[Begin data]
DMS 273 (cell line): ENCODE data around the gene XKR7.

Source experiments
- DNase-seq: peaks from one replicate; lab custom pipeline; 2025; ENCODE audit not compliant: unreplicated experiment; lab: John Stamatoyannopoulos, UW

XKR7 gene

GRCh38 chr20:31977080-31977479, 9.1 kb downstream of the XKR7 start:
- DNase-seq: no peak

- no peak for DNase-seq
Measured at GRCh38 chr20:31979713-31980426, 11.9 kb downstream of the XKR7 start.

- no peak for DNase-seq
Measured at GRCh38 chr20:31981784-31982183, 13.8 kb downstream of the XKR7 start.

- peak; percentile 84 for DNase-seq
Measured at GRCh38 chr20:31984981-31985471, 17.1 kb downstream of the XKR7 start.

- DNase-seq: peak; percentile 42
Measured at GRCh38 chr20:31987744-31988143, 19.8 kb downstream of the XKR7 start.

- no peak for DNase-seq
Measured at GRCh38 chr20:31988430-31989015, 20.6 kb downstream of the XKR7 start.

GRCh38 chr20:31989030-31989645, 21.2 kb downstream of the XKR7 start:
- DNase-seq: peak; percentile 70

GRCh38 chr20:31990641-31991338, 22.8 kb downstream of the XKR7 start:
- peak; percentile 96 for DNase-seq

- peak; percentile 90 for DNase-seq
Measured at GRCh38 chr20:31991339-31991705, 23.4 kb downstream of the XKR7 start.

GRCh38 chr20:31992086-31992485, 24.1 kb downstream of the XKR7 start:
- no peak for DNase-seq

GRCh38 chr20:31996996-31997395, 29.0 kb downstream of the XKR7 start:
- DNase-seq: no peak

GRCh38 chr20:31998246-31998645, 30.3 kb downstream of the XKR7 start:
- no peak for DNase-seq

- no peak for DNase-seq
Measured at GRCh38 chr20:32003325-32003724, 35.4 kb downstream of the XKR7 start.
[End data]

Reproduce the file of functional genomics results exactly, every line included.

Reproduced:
DMS 273 (cell line): ENCODE data around the gene XKR7.

Source experiments
- DNase-seq: peaks from one replicate; lab custom pipeline; 2025; ENCODE audit not compliant: unreplicated experiment; lab: John Stamatoyannopoulos, UW

XKR7 gene

GRCh38 chr20:31977080-31977479, 9.1 kb downstream of the XKR7 start:
- DNase-seq: no peak

- no peak for DNase-seq
Measured at GRCh38 chr20:31979713-31980426, 11.9 kb downstream of the XKR7 start.

- no peak for DNase-seq
Measured at GRCh38 chr20:31981784-31982183, 13.8 kb downstream of the XKR7 start.

- peak; percentile 84 for DNase-seq
Measured at GRCh38 chr20:31984981-31985471, 17.1 kb downstream of the XKR7 start.

- DNase-seq: peak; percentile 42
Measured at GRCh38 chr20:31987744-31988143, 19.8 kb downstream of the XKR7 start.

- no peak for DNase-seq
Measured at GRCh38 chr20:31988430-31989015, 20.6 kb downstream of the XKR7 start.

GRCh38 chr20:31989030-31989645, 21.2 kb downstream of the XKR7 start:
- DNase-seq: peak; percentile 70

GRCh38 chr20:31990641-31991338, 22.8 kb downstream of the XKR7 start:
- peak; percentile 96 for DNase-seq

- peak; percentile 90 for DNase-seq
Measured at GRCh38 chr20:31991339-31991705, 23.4 kb downstream of the XKR7 start.

GRCh38 chr20:31992086-31992485, 24.1 kb downstream of the XKR7 start:
- no peak for DNase-seq

GRCh38 chr20:31996996-31997395, 29.0 kb downstream of the XKR7 start:
- DNase-seq: no peak

GRCh38 chr20:31998246-31998645, 30.3 kb downstream of the XKR7 start:
- no peak for DNase-seq

- no peak for DNase-seq
Measured at GRCh38 chr20:32003325-32003724, 35.4 kb downstream of the XKR7 start.